In an age of thin phones and slider handsets, T-Mobile's Nokia 1680 takes you back a few years in cell phone design. But we don't mean that as a bad thing. In fact, it's rather nice to see a simple candy bar handset with tried-and-true design aesthetics. The feature set is equally low-key with just messaging, organizer features, and a VGA camera, and the phone succeeds reasonably well at its primary goal of making calls. On the downside, the keypad is rather stiff and the plastic skin feels a bit cheap, but the 1680 is a decent handset for casual users.
The Nokia 1680 has a standard candy bar design in basic black. It may not be much in the looks department, but it's an easy-to-use and accessible design. It's also compact (4.26 inches by 1.81 inches by 0.59 inch) and lightweight (2.6 ounces). We couldn't help notice, however, that the plastic skin feels rather cheap; this is a not a phone for the accident-prone.
The display measures 1.75 inches and supports 64,000 colors (160x120 pixels). That's a rather low resolution when compared with most other cell phones, but it's perfectly serviceable for a handset of this caliber. The icon-based menus are simple and easy to figure out; they should present no problems for the cell phone novice. You can change the font size and color, but no other display options are customizable. We'd prefer a brightness control, as the screen is rather washed out.
The 1680 has a spacious and tactile navigation toggle and central OK button. It is a tad slippery, but it served us will most of the time. The square toggle doubles as a shortcut to four user-defined functions. Surrounding the toggle are two soft keys and the Talk and End/power buttons. They're covered in a comfortable rubbery material, but we'd prefer to have a dedicated clear/back button and a camera shortcut.
The keypad buttons are a mixed bag. Though they have a tactile feel, they're also a bit cramped and feel rather stiff. Dialing phone numbers wasn't an issue, but texting felt a bit cumbersome. If you're a messaging addict, we recommend giving the phone a test run before buying. On the upside, the backlighting is bright.
Unfortunately, the 1680 doesn't have a dedicated volume rocker, which means you must use the toggle to change the volume level during a call. That's rather inconvenient. On the right spine you'll find the charger port and a 2.5mm headset jack. The camera lens and mirror rest on the phone's back side above the single speaker.
The 1680 has a large, 1,000-contact phone book with room in each entry for five phone numbers, an e-mail address, a URL, a company name and job title, a formal name and nickname, a street address, a birthday, and notes. You can pair contacts with a photo and save them to caller groups, but only groups can be assigned one of the eight polyphonic ringtones.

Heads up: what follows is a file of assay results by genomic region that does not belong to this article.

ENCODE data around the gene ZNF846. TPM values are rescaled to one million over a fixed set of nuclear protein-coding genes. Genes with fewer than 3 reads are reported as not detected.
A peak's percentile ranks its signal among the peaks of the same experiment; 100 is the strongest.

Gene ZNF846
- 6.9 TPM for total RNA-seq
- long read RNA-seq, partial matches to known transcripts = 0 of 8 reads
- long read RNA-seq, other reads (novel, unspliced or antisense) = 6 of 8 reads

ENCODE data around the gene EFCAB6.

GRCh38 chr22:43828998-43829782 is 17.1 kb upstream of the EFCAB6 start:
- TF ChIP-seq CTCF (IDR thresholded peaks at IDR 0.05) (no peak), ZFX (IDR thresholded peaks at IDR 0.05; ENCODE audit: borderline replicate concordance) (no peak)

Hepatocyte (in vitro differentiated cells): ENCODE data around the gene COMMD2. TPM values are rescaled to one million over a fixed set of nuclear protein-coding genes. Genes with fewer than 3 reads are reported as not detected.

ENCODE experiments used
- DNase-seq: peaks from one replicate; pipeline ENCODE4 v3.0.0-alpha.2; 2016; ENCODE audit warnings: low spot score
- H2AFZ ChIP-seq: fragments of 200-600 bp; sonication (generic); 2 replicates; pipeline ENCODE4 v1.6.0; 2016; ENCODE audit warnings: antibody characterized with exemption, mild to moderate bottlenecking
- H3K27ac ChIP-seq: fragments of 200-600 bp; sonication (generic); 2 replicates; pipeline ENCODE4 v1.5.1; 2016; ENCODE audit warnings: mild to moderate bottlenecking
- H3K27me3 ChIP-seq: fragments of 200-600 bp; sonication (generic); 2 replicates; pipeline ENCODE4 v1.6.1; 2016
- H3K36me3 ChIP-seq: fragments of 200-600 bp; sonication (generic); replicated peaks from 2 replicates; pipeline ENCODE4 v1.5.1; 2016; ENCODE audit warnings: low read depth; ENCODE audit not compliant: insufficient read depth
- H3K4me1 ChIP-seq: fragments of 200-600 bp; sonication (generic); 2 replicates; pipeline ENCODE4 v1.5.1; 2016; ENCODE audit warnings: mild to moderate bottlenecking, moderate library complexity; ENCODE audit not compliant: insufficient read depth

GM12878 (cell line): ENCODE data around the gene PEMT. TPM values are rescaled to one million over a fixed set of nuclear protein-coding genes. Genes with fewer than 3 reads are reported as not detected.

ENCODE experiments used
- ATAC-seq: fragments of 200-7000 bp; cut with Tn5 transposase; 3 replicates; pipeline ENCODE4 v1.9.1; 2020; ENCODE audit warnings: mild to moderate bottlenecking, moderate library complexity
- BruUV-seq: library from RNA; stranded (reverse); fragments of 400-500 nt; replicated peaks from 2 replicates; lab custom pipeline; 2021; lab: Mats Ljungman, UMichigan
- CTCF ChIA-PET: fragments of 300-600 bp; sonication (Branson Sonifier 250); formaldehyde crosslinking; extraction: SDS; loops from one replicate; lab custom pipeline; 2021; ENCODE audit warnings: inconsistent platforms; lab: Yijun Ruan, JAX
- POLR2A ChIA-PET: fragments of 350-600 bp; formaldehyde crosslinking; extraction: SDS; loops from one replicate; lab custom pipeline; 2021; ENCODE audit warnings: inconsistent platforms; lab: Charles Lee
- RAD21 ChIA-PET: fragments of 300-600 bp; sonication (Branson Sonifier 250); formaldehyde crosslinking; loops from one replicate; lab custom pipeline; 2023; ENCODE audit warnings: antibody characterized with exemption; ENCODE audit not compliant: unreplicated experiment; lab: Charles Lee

Other essentials include a vibrate mode, text and multimedia messaging, a speakerphone, an alarm clock, a calendar, a to-do list, a notepad, a calculator, a stopwatch, and a timer. As this is a basic phone, you won't find Bluetooth or other trendy features, but you do get instant messaging, a currency and unit converter, a voice recorder, and an expense manager.
The VGA camera takes pictures in three resolutions (640x480, 320x240, and 160x120) and three quality settings. Other features include a 4x digital zoom, a night mode, a self-timer and a multishot option. It's a slim assortment of offerings, to be sure, but also fitting for a basic phone. Photo quality is pretty bad, unfortunately, even for a VGA camera.
The camcorder lacks editing options, but you can shoot clips with sound in two lengths. Videos meant for multimedia messages are capped at 10 seconds; otherwise, you can shoot for as long as the available memory permits, which is a respectable 32MB.
You can personalize the 1680 with a variety of wallpaper, screensavers, font colors, themes, and alert tones. More options and additional ringtones, are available from T-Mobile's T-Zones service via the WAP 2.0 wireless Web browser. The 1680 comes with demo versions of two games: Pac-Man/Ms. Pac-Man and Midnight Pool. You'll have to buy the full versions for extended play.
We tested the dual-band (GSM 850/1900) Nokia 1680 in San Francisco using T-Mobile service. Call quality was just average. Though the signal was clear and voices sounded natural, the volume is rather low and the phone has a sensitive sweet spot. If you move the phone from your ear just the slightest bit, the sound level drops significantly.
On their end, callers said we sounded good but not great. They could tell we were using a cell phone, and they reported that the 1680 picks up a lot of background noise. But most of the time, we were able to hold a conversation. Speakerphone quality was unremarkable. The audio had a lot of static, and callers had a difficult time hearing us. On the whole, this is a decent phone for occasional callers, but anyone else will find the call quality disappointing.
The 1680 has a rated battery life of 7.6 hours talk time and 17 days of standby time. It has an impressive talk time of 12 hours and 14 minutes. According to FCC radiation tests, the 1680 has a digital SAR of 1.39 watts per kilogram.